In the face of Franco-American cultural assimilation and ethnic discrimination during the 20th century, JoAnne De Blois Lapointe and others rallied to build cultural awareness in Lewiston-Auburn.  

Lapointe, 77, resides in Old Orchard Beach but for 30 year she lived and worked in Lewiston-Auburn.  She is among the Franco-American cultural pioneers of the 1970’s. They included educators and writers who saw the need to protect the Franco-American culture and the French language from assimilation.  During the 1970’s Franco-Americans were worried about cultural preservation.  Meanwhile, their French speaking culture and the history they inherited from ancestors who pre-dated the English settlers were being absorbed into America’s mainstream.  “Survivance” was a cultural wake-up call to protect Franco-American culture from extinction.  LaPointe was among those who responded to this call.

LaPointe’s amazing institutional memory recalls the challenges she and others faced to protect Lewiston-Auburn’s Franco-American culture. “When we began our work, some people thought the Franco-Americans had no culture,” she says.  In fact, she and others proved them wrong.  Her memories of how they did it is packed with details about people, places and events that eventually led to Franco-American pride for protecting the culture.

After meeting Lapointe recently, I came to realize how her efforts might be taken for granted today, when Franco-Americans are finally expressing pride in their heritage through books, cultural events, music, oral histories and genealogy.

Lapointe is a native of Winthrop.  She taught history at St. Dominic Regional High School when it was located in Lewiston. Additionally, she was the first woman dean of students at Central Maine Vocational Technical College and published a newspaper column about Franco-Americans.   In 1976, she was recognized as the Woman of the Year by the Lewiston-Auburn Business Woman’s Association.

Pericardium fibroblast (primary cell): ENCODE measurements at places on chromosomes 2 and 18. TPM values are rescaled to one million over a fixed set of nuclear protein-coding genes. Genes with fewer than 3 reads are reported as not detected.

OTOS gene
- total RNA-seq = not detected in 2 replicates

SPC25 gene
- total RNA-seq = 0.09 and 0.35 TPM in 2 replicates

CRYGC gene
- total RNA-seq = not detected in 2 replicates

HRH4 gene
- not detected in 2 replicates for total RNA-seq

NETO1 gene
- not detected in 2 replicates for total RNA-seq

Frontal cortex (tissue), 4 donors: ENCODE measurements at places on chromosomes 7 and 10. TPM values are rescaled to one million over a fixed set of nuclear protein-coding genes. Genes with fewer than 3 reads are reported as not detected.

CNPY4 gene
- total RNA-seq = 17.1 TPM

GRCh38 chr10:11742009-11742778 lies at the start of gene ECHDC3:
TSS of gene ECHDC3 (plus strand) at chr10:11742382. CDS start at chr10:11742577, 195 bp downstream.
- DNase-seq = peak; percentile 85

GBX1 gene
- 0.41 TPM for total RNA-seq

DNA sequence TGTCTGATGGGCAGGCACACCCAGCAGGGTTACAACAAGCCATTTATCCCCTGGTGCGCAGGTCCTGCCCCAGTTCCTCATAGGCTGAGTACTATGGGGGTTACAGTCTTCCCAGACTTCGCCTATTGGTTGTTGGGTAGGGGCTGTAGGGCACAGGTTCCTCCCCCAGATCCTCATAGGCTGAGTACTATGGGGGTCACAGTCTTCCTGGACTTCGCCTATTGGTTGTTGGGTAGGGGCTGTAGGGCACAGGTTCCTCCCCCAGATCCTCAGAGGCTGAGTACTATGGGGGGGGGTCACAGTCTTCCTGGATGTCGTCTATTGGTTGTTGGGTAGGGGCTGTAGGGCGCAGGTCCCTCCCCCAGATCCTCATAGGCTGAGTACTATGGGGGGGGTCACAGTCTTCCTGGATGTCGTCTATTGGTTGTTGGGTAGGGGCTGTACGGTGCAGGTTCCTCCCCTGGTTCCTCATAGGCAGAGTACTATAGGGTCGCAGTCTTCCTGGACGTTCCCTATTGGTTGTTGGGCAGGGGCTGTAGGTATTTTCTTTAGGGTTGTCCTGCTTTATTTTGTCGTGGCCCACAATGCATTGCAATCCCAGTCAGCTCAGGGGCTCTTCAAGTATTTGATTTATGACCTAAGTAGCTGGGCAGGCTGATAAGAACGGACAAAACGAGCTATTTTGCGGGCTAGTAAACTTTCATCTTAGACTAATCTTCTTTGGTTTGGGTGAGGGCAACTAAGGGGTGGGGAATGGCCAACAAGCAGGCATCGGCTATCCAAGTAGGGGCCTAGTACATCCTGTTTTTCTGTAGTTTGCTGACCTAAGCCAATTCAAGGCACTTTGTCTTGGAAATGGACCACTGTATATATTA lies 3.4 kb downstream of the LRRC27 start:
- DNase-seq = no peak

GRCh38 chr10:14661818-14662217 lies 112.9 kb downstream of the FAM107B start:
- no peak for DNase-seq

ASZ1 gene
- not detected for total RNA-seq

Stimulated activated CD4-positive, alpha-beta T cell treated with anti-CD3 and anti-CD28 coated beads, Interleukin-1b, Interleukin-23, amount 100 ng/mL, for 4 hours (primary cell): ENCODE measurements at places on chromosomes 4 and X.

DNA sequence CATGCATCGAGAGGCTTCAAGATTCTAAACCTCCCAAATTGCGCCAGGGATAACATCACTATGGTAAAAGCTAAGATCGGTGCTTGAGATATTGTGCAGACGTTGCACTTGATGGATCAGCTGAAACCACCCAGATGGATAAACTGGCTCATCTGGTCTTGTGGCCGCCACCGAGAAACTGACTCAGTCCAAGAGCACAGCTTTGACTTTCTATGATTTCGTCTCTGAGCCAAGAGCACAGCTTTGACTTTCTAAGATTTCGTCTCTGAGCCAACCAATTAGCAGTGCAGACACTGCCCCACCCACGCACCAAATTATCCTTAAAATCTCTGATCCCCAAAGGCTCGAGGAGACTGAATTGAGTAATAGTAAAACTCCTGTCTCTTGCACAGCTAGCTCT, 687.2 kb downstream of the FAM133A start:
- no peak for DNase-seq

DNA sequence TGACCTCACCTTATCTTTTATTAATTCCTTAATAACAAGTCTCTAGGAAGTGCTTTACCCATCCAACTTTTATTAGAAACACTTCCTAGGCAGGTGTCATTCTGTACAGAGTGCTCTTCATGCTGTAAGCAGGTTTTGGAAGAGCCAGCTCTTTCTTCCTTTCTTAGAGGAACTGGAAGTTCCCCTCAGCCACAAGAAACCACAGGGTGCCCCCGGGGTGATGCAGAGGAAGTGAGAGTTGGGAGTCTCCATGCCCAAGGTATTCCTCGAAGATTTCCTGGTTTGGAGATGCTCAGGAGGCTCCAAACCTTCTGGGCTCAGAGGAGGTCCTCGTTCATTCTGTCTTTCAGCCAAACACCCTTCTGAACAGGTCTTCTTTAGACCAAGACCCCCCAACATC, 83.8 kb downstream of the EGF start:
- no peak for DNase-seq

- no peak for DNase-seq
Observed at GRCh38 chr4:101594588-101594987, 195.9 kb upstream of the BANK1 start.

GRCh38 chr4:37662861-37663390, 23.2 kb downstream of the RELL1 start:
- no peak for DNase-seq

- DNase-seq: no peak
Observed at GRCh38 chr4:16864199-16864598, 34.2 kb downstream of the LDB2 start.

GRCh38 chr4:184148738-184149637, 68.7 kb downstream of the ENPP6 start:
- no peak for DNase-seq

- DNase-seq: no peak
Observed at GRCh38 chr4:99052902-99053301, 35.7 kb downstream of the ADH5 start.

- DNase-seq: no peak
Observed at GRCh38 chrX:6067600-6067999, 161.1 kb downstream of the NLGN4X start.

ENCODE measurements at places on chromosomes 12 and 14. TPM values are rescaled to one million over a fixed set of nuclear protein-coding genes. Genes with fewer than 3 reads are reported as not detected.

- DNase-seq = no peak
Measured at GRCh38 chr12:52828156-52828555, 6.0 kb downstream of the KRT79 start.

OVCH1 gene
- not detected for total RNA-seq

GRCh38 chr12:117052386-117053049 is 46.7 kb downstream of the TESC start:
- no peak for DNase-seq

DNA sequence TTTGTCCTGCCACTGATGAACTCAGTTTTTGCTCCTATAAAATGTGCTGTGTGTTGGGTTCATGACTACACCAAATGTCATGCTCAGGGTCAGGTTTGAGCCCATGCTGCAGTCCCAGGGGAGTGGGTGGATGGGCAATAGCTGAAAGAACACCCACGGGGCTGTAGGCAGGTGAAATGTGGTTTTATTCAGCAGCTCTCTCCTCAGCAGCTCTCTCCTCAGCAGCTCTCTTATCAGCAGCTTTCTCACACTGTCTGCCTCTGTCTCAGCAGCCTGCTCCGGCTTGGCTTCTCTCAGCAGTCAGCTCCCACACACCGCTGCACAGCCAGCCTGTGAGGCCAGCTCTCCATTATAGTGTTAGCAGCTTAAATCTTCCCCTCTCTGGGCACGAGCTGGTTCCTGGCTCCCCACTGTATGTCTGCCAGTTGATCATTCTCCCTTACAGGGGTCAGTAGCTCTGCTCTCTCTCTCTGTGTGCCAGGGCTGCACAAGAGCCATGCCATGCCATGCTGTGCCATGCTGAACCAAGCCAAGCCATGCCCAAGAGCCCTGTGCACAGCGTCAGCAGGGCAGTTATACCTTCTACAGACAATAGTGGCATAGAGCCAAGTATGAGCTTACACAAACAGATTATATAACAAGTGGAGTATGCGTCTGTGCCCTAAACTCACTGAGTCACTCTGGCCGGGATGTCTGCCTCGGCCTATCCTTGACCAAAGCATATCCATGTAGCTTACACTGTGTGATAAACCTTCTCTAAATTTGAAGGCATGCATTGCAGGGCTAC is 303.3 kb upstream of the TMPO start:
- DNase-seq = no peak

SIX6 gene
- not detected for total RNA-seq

A “kaleidoscope of events” happened, she said, beginning in 1970 which eventually brought Franco-Americans together.  St. Dominic Regional High School (St. Dom’s) started an academic collaboration project with St. Francis College in Biddeford (now the University of New England). A French humanities course was jointly created where students were awarded academic credits.  LaPointe taught the Franco-American and French-Canadian history while Sister Solange Bernier, an Ursuline religious and cultural icon at St. Dom’s, taught the French language courses.

“This course was interesting because we had no established curriculum.  We created our own as we progressed,” she says.  Students were assigned to interview their relatives, Franco-American leaders and people they felt contributed to the French-Canadian presence in Lewiston-Auburn.  “Our students gathered all kinds of memorabilia,” she recalls. “My classroom at St. Dom’s looked like a warehouse full of Franco-American artifacts.  We had to launch an organization,” she says.

On October 13, 1970, Le Centre d’Heritage Franco-American at St. Dom’s was formally launched.  Dr. Paul Fortier of Lewiston was the founding president.  Other officers were Lapointe’s late husband Norman Lapointe and Madeleine Giguere from the University of Southern Maine.  Some familiar names on the list of trustees were local radio hostess Connie Cote, Louis Philippe Gagne, former Mayor, and leader in the French Community in Lewiston, and Auburn and State Senator Georgette Berube of Lewiston.  Gov. Kenneth M. Curtis was an honorary trustee.  “Le Centre d’Heritage was the work of a combination of many who came together at the right time to protect Lewiston-Auburn’s Franco-American culture,” says Lapointe.

The Franco-American Collection at the University of Southern Maine at Lewiston-Auburn College (USM-LA) houses many of the artifacts collected by Le Centre d’Heritage.  Le Centre is open to the public.

Now in her retirement, Lapointe and her husband Collin Johnson travel to France and Quebec because they continue to be strong cultural advocates.